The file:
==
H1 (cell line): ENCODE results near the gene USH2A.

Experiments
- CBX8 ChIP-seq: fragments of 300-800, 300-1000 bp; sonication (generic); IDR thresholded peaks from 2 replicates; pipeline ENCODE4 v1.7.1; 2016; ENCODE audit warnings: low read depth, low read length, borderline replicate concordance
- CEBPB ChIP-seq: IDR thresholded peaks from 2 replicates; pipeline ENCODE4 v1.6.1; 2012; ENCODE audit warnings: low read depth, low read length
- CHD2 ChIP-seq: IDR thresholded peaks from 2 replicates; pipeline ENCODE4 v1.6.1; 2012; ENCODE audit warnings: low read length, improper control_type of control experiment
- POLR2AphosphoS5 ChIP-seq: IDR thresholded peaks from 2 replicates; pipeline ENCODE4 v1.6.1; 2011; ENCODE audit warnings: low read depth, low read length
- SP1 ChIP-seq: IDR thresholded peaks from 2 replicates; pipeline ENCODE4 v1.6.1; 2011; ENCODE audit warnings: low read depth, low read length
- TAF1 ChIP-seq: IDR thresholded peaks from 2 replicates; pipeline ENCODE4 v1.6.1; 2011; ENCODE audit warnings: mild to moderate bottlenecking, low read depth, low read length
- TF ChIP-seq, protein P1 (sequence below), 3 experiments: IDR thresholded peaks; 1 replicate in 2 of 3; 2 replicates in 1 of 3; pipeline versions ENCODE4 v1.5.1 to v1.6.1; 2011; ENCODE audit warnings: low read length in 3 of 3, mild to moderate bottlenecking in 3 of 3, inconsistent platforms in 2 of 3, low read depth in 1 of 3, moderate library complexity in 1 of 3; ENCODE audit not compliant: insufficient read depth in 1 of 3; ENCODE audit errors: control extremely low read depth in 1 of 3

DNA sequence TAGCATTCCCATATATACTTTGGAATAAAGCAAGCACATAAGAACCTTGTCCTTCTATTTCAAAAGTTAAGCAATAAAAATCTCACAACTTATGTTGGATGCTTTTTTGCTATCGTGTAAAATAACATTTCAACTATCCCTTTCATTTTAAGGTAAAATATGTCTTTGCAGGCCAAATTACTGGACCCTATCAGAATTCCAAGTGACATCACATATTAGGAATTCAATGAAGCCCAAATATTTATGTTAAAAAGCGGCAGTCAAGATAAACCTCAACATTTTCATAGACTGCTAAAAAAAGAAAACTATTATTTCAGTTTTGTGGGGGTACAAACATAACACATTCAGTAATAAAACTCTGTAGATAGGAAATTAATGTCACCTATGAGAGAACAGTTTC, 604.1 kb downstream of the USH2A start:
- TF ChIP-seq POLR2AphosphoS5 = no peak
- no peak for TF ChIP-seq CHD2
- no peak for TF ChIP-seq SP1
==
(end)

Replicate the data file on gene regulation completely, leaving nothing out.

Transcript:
H1 (cell line): ENCODE results near the gene USH2A.

Experiments
- CBX8 ChIP-seq: fragments of 300-800, 300-1000 bp; sonication (generic); IDR thresholded peaks from 2 replicates; pipeline ENCODE4 v1.7.1; 2016; ENCODE audit warnings: low read depth, low read length, borderline replicate concordance
- CEBPB ChIP-seq: IDR thresholded peaks from 2 replicates; pipeline ENCODE4 v1.6.1; 2012; ENCODE audit warnings: low read depth, low read length
- CHD2 ChIP-seq: IDR thresholded peaks from 2 replicates; pipeline ENCODE4 v1.6.1; 2012; ENCODE audit warnings: low read length, improper control_type of control experiment
- POLR2AphosphoS5 ChIP-seq: IDR thresholded peaks from 2 replicates; pipeline ENCODE4 v1.6.1; 2011; ENCODE audit warnings: low read depth, low read length
- SP1 ChIP-seq: IDR thresholded peaks from 2 replicates; pipeline ENCODE4 v1.6.1; 2011; ENCODE audit warnings: low read depth, low read length
- TAF1 ChIP-seq: IDR thresholded peaks from 2 replicates; pipeline ENCODE4 v1.6.1; 2011; ENCODE audit warnings: mild to moderate bottlenecking, low read depth, low read length
- TF ChIP-seq, protein P1 (sequence below), 3 experiments: IDR thresholded peaks; 1 replicate in 2 of 3; 2 replicates in 1 of 3; pipeline versions ENCODE4 v1.5.1 to v1.6.1; 2011; ENCODE audit warnings: low read length in 3 of 3, mild to moderate bottlenecking in 3 of 3, inconsistent platforms in 2 of 3, low read depth in 1 of 3, moderate library complexity in 1 of 3; ENCODE audit not compliant: insufficient read depth in 1 of 3; ENCODE audit errors: control extremely low read depth in 1 of 3

DNA sequence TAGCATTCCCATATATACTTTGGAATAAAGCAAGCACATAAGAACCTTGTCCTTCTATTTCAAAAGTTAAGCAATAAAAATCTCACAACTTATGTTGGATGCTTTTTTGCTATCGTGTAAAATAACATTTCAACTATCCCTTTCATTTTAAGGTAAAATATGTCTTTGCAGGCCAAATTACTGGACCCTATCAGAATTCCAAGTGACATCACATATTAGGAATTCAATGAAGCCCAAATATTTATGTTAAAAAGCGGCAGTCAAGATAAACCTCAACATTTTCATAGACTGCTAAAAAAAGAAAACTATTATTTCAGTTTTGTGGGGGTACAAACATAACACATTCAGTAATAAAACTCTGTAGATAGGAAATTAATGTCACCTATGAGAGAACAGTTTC, 604.1 kb downstream of the USH2A start:
- TF ChIP-seq POLR2AphosphoS5 = no peak
- no peak for TF ChIP-seq CHD2
- no peak for TF ChIP-seq SP1